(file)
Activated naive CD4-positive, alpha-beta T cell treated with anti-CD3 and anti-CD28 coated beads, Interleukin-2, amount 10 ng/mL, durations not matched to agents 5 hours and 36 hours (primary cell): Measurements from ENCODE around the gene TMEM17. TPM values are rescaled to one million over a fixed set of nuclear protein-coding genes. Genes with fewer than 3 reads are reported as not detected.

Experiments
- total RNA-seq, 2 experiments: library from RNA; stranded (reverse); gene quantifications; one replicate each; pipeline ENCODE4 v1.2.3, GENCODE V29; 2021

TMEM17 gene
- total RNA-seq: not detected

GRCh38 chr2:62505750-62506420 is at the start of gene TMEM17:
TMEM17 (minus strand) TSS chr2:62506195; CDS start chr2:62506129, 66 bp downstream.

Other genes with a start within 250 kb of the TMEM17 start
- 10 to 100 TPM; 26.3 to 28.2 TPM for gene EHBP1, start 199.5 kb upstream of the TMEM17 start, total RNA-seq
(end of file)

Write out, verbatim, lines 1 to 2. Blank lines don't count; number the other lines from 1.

Activated naive CD4-positive, alpha-beta T cell treated with anti-CD3 and anti-CD28 coated beads, Interleukin-2, amount 10 ng/mL, durations not matched to agents 5 hours and 36 hours (primary cell): Measurements from ENCODE around the gene TMEM17. TPM values are rescaled to one million over a fixed set of nuclear protein-coding genes. Genes with fewer than 3 reads are reported as not detected.

Experiments